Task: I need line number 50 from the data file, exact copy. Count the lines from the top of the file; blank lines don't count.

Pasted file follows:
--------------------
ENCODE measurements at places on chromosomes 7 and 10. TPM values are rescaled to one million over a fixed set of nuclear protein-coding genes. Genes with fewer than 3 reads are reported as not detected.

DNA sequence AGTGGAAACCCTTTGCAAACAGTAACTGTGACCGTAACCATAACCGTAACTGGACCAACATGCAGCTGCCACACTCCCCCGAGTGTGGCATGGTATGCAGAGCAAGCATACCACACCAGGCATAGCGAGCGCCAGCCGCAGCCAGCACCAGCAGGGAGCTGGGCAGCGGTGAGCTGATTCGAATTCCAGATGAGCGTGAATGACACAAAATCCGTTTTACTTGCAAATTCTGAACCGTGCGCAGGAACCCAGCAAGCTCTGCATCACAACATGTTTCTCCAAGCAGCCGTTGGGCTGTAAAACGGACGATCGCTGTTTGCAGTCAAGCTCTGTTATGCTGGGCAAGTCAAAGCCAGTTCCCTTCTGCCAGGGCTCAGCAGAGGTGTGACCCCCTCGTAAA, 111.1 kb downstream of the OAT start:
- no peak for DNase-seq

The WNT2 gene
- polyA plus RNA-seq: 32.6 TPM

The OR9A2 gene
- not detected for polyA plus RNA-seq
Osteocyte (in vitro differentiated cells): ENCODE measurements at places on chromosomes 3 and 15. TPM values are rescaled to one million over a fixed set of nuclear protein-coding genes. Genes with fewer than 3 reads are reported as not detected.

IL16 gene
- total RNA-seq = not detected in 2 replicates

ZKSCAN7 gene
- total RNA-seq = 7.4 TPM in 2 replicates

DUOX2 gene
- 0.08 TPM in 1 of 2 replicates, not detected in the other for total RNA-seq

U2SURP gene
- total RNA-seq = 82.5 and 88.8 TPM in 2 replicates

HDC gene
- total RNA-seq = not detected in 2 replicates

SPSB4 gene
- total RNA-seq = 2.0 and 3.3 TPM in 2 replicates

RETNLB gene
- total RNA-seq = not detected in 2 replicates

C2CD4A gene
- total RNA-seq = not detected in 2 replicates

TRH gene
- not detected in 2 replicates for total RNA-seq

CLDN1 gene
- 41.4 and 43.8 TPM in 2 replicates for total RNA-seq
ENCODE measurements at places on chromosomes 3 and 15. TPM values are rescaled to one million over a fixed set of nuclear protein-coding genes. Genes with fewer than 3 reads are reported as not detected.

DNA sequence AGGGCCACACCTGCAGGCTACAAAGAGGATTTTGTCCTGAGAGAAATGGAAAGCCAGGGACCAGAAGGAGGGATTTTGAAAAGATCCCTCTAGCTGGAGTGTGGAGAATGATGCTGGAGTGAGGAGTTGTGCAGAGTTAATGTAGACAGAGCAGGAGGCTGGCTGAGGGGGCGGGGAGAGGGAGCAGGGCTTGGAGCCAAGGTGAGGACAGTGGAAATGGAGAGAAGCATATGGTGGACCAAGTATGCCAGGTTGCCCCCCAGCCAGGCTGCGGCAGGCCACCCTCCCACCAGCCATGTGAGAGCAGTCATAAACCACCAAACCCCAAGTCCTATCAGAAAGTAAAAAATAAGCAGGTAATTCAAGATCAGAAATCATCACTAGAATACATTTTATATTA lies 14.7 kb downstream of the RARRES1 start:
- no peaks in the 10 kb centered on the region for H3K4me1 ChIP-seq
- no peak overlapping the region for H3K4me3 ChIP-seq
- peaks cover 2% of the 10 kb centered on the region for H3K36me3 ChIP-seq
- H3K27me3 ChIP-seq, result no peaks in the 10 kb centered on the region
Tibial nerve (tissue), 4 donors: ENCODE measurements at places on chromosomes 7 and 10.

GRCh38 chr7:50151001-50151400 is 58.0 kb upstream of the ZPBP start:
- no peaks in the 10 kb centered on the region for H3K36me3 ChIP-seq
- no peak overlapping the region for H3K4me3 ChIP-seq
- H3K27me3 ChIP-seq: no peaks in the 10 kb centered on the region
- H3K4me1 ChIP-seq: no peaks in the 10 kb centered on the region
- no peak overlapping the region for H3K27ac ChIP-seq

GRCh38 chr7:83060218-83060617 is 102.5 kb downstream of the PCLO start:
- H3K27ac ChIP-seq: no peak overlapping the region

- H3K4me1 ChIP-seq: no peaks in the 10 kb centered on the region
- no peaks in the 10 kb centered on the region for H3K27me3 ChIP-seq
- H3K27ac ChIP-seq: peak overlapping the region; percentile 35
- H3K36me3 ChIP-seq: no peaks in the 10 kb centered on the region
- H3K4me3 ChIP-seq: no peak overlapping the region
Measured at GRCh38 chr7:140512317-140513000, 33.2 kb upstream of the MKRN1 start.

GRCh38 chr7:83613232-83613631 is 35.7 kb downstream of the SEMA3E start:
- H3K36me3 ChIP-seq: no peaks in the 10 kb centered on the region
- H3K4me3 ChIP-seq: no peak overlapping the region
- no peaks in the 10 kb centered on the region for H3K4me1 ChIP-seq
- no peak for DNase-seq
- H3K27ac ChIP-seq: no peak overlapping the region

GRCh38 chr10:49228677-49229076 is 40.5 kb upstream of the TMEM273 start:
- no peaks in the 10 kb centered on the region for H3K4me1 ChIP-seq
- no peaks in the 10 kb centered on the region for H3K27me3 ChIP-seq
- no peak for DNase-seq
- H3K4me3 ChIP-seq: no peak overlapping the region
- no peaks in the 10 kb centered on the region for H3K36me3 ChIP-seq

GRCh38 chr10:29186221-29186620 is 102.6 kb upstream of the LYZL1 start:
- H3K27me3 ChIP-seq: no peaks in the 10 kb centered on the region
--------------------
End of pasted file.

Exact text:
GRCh38 chr7:83613232-83613631 is 35.7 kb downstream of the SEMA3E start: